Norfolk Heritage Walks

18 Circular Walks With An Interest

This Norfolk Heritage Walks book was borne out of the desire to try and find some walks that had something of interest, either along the way or at the beginning or end of the walk.

This is your chance to discover something of historical interest for yourself whilst following the walks around or close to these wonderful sites. 

I love walking, but sometimes I feel like I want something other than just a path or farm track.  That’s where this book, Norfolk Heritage Walks, comes to the fore.  

Norfolk Heritage Walks, 18 circular walks with an interest

What’s In The Book?

Here’s what you can expect to find on each chapter in the book:

  • a drawing or a photograph of the place of interest
  • a detailed map and postcode 
  • route directions
  • whether they are dog friendly or not
  • whether there are car parking charges and entrance fees
  • the grade of walk and the relevant OS map   

Why not take a “look inside” Norfolk Heritage Walks to see what’s in store for you.

Ruins, Windpumps And Stately Homes

Norfolk is incredibly rich in history.  It may be a flat county, but what it lacks in mountainous views it sure does make up for in huge skies and, more importantly,  historical castle ruins, church and priory ruins, windpumps, windmills and lighthouses, and last but not least, grand stately homes.  All are steeped in history and all have absorbing stories attached to them.  

What I wanted to do was to try and bring this rich tapestry of Norfolk life to you in the form of a more specific walking book.  

Whether you live in Norfolk or are just visiting, there are so many wonderful sites to visit, many of which often take you by surprise; particularly the ruins.  These are Norfolk’s hidden gems.

There are 18 circular Norfolk heritage walks in this book and each one features a point of interest that played an important part in the lives of Norfolk dwellers many years ago. 

The architecture on Binham Priory ruins(c) Will Assheton

The Roman’s feature in the book, with a walk around the amazing ruins of Burgh Castle, but it was during the Norman era that Norfolk really grew in popularity.  Huge churches and priories were built and unfortunately dissolved.  However, this dissolution left behind some staggeringly beautiful architectural structures that you can still admire today.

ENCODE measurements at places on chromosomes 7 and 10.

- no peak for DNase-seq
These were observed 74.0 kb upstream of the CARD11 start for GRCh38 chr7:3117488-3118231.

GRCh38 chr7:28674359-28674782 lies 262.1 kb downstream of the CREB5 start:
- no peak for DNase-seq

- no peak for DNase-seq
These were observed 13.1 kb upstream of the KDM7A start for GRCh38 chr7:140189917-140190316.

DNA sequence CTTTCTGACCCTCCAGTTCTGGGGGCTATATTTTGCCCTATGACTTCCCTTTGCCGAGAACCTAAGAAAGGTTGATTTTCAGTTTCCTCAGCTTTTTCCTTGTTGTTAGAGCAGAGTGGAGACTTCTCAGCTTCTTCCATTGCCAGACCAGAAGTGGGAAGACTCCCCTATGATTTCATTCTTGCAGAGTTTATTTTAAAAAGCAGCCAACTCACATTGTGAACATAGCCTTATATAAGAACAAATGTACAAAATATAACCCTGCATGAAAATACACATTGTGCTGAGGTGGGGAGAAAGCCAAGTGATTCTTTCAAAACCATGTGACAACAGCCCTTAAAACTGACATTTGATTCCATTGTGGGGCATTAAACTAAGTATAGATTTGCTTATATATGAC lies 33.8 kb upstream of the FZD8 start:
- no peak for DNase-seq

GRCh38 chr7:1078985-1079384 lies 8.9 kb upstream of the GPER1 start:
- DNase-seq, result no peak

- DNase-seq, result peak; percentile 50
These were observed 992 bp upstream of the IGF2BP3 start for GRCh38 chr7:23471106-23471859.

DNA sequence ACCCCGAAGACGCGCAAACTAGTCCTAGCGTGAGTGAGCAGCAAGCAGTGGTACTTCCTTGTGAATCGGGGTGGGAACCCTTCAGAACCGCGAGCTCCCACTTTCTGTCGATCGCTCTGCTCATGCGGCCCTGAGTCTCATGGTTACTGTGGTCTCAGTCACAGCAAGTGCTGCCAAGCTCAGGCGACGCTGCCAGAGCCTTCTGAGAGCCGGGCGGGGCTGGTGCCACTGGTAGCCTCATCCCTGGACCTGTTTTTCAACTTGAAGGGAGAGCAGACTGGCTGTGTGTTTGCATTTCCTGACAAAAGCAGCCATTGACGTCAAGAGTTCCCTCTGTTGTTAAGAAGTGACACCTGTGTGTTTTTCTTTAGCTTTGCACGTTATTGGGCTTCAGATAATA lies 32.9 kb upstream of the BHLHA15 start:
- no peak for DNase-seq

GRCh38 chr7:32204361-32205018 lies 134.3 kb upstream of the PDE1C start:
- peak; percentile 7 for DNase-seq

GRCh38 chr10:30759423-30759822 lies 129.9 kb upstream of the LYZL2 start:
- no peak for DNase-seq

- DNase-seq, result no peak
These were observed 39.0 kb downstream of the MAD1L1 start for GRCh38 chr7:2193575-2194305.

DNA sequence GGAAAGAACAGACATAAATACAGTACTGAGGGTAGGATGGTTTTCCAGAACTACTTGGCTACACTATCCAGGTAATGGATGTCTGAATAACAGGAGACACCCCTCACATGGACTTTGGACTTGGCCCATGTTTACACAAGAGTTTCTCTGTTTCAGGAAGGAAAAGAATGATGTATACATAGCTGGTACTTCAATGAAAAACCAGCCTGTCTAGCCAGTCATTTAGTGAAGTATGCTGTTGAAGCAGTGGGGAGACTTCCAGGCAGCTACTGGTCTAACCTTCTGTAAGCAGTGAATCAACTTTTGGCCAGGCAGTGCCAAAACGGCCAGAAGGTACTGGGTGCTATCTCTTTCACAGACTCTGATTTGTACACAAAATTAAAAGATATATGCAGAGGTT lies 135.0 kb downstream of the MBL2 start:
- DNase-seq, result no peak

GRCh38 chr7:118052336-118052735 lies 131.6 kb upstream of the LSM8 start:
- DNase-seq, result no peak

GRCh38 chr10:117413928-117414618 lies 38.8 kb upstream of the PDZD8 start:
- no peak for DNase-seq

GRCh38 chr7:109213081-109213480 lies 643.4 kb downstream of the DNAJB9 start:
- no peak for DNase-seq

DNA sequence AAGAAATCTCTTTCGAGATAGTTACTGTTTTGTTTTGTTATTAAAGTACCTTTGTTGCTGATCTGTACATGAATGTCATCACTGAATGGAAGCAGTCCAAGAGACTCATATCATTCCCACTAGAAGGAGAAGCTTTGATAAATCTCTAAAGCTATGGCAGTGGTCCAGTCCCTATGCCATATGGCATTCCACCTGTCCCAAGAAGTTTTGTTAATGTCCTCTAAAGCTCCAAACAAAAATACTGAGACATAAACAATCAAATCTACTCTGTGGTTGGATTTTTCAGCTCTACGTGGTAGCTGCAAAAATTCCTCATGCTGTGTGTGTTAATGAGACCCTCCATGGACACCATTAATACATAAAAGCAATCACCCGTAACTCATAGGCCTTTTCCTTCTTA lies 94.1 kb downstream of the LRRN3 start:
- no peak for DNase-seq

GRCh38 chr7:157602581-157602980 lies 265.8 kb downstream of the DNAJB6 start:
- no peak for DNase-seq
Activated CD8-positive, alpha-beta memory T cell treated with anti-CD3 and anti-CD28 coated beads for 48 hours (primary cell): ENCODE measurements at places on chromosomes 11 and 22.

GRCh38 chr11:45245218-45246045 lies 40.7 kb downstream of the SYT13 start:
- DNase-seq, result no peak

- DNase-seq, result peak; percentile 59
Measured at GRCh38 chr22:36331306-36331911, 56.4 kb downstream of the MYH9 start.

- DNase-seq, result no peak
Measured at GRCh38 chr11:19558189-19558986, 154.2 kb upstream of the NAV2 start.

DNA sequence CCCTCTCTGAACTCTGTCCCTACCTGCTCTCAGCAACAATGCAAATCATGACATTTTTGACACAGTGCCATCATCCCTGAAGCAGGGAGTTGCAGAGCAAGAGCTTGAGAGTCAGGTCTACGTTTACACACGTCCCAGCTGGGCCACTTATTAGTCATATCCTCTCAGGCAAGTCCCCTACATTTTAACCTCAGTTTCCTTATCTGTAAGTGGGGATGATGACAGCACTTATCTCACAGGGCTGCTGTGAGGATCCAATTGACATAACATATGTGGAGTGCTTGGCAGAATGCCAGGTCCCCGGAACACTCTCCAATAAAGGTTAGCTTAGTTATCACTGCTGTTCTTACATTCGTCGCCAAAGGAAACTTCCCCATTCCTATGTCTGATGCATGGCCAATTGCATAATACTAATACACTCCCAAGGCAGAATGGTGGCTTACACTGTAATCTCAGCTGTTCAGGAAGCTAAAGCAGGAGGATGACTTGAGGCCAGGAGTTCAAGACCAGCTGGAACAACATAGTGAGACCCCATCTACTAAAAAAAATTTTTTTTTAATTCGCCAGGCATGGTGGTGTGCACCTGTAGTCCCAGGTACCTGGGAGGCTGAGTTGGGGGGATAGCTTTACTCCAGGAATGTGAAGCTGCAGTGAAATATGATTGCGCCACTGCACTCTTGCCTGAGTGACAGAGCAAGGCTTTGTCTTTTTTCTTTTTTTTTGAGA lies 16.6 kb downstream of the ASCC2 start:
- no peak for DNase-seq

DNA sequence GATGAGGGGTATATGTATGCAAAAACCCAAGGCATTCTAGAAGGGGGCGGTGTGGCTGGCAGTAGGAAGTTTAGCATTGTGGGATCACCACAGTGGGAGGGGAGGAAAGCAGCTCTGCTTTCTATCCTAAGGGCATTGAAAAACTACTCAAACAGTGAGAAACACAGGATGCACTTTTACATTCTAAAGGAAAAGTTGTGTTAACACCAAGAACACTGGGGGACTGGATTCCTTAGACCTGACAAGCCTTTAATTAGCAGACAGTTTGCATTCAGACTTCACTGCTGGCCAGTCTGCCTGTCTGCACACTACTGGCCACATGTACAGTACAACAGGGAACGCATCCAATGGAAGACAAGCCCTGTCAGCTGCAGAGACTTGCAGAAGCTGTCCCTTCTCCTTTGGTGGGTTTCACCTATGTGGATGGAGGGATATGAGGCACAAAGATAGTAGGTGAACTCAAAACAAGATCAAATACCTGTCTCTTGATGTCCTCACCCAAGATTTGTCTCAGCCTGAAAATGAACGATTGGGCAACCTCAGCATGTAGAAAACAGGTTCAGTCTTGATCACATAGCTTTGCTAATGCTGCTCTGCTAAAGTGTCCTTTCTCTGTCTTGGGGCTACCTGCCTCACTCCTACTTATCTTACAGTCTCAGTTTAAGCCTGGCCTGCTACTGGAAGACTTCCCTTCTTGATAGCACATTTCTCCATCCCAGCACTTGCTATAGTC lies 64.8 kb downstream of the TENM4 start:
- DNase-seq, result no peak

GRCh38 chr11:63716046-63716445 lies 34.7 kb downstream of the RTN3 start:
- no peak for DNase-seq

Windpumps played an incredibly important part of Norfolk Broads life, draining water from the fields to the rivers, making sure that villages weren't flooded, and they also feature in the book, along with a few derelict ones too, that you will walk past.

Norfolk also became the land of the wealthy aristocrats with numerous grand houses being built.  Many of these have fantastic grounds to walk around with a few unusual structures placed in varying parts of the estates such as a Mausoleum at Blickling Hall and Ice Houses at Blickling, Felbrigg and Holkham Hall.  The woodlands that have been planted over the centuries also provide beautiful walks at any time of year.

Maps

All the maps in the book are superimposed from OS maps so they are accurate in terms of scale but reduced to fit on the pages.  

Below a snippet of an example of one of the maps.  Obviously when walking, it’s advisable to either have a proper OS map or know where you are!  

An example of a map in the Norfolk Heritage Walks book

Having said that, most of the Norfolk Heritage Walks are fairly obvious and there are also a lot of waymarker posts. 

I do always try to  put myself in the shoes of someone who doesn’t know the area when writing up the detailed route directions, so you'll find the numbered directions are easy to follow.

You can read more about the book and take a look inside here.

The Artwork And The Artist

The artwork within the book is drawn by the talented artist, Will Assheton  

When I saw a drawing that he had created of St Paul’s Cathedral, as well as one of Nelson’s Column in London (Nelson being a Norfolk man and so piqued my interest), I immediately knew that I wanted to commission him to come to Norfolk and draw some of the historical buildings that feature in this book.  

He has a real passion for structure and the aesthetics and this really shines through in his drawings.  His pen and ink drawings were the perfect medium for these wonderful ruins and they feature on various walks within the book.

He came and spent several days in Norfolk sketching the architecture and took them back to London to finalize.  I really think they bring Norfolk history to life.  

You can find more of Will’s drawings here.

The Norfolk Heritage Walks

All of the 18 circular Norfolk heritage walks have some fascinating point of interest that you can either visit or just wander around, usually at the beginning or end of the walk. 

Being in Norfolk, all of them are graded as easy and the majority of them are dog friendly, but not all of them; the route directions will tell you whether the walk is suitable for dogs.

For each walk you'll find the following:

  • a summary of the place of interest with a little hint of its uniqueness
  • a postcode for the start of the walk
  • facilities available
  • whether there’s an entry fee
  • whether the walk is dog friendly
  • a detailed maps
  • a photo of the place of interest, or a drawing by Will Assheton

The picture below is an example of what you can expect to see.

An example of the summary of the walk

With this book, you now have a perfect excuse to take a circular walk around the Norfolk countryside whilst learning something new about Norfolk’s history; that’s what I hope you gain from choosing some, or all of the many walks in this book.

Head over to Amazon to order your copy now

Norfolk Heritage Walks; 18 circular walks with an interest

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